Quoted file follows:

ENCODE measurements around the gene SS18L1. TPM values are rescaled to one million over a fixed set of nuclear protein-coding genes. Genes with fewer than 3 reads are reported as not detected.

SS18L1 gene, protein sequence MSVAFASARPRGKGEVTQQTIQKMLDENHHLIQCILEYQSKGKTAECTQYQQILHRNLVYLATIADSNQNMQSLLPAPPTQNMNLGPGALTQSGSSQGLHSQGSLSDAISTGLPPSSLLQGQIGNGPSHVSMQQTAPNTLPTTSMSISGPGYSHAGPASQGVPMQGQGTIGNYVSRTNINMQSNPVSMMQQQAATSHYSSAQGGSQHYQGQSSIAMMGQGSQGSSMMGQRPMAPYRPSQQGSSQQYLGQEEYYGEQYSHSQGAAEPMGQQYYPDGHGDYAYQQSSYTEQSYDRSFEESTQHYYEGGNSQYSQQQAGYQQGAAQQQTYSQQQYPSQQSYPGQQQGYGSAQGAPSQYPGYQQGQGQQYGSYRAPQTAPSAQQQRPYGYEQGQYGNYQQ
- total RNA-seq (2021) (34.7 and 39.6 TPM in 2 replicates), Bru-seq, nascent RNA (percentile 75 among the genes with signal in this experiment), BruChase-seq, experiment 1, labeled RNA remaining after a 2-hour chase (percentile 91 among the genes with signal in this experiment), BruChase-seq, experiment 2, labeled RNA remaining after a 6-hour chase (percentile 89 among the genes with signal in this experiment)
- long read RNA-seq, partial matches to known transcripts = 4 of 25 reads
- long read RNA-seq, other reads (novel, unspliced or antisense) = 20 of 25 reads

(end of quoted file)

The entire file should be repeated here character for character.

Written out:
ENCODE measurements around the gene SS18L1. TPM values are rescaled to one million over a fixed set of nuclear protein-coding genes. Genes with fewer than 3 reads are reported as not detected.

SS18L1 gene, protein sequence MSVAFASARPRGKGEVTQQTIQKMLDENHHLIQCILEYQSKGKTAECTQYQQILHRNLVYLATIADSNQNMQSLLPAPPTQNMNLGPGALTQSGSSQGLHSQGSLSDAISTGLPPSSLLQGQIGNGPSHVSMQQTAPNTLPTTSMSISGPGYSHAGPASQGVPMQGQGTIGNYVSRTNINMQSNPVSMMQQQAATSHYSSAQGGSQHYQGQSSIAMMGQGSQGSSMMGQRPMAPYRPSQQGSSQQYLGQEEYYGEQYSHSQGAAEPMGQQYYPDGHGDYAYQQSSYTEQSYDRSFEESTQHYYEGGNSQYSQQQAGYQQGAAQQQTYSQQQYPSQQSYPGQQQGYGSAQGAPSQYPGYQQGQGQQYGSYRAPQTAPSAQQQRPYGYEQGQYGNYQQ
- total RNA-seq (2021) (34.7 and 39.6 TPM in 2 replicates), Bru-seq, nascent RNA (percentile 75 among the genes with signal in this experiment), BruChase-seq, experiment 1, labeled RNA remaining after a 2-hour chase (percentile 91 among the genes with signal in this experiment), BruChase-seq, experiment 2, labeled RNA remaining after a 6-hour chase (percentile 89 among the genes with signal in this experiment)
- long read RNA-seq, partial matches to known transcripts = 4 of 25 reads
- long read RNA-seq, other reads (novel, unspliced or antisense) = 20 of 25 reads